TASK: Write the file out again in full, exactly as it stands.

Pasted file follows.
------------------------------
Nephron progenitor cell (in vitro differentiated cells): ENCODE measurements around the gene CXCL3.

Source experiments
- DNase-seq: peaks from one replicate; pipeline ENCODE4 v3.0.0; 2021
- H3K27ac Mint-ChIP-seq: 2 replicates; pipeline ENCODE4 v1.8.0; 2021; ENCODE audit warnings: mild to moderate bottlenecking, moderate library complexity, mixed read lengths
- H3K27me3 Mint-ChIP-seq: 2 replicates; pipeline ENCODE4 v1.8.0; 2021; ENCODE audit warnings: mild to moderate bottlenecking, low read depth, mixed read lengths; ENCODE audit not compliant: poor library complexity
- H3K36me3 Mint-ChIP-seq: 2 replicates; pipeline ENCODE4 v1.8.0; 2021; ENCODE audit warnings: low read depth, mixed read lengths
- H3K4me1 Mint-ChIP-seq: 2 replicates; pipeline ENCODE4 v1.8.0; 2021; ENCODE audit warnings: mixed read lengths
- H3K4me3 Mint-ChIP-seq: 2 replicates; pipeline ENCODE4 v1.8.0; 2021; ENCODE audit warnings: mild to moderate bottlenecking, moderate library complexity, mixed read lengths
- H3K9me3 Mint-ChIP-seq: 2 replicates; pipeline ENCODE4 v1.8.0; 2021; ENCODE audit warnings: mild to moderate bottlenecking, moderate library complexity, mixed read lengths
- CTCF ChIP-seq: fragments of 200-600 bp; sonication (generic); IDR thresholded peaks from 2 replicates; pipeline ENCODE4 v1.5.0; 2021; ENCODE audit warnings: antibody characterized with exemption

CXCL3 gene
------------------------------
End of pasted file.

Nephron progenitor cell (in vitro differentiated cells): ENCODE measurements around the gene CXCL3.

Source experiments
- DNase-seq: peaks from one replicate; pipeline ENCODE4 v3.0.0; 2021
- H3K27ac Mint-ChIP-seq: 2 replicates; pipeline ENCODE4 v1.8.0; 2021; ENCODE audit warnings: mild to moderate bottlenecking, moderate library complexity, mixed read lengths
- H3K27me3 Mint-ChIP-seq: 2 replicates; pipeline ENCODE4 v1.8.0; 2021; ENCODE audit warnings: mild to moderate bottlenecking, low read depth, mixed read lengths; ENCODE audit not compliant: poor library complexity
- H3K36me3 Mint-ChIP-seq: 2 replicates; pipeline ENCODE4 v1.8.0; 2021; ENCODE audit warnings: low read depth, mixed read lengths
- H3K4me1 Mint-ChIP-seq: 2 replicates; pipeline ENCODE4 v1.8.0; 2021; ENCODE audit warnings: mixed read lengths
- H3K4me3 Mint-ChIP-seq: 2 replicates; pipeline ENCODE4 v1.8.0; 2021; ENCODE audit warnings: mild to moderate bottlenecking, moderate library complexity, mixed read lengths
- H3K9me3 Mint-ChIP-seq: 2 replicates; pipeline ENCODE4 v1.8.0; 2021; ENCODE audit warnings: mild to moderate bottlenecking, moderate library complexity, mixed read lengths
- CTCF ChIP-seq: fragments of 200-600 bp; sonication (generic); IDR thresholded peaks from 2 replicates; pipeline ENCODE4 v1.5.0; 2021; ENCODE audit warnings: antibody characterized with exemption

CXCL3 gene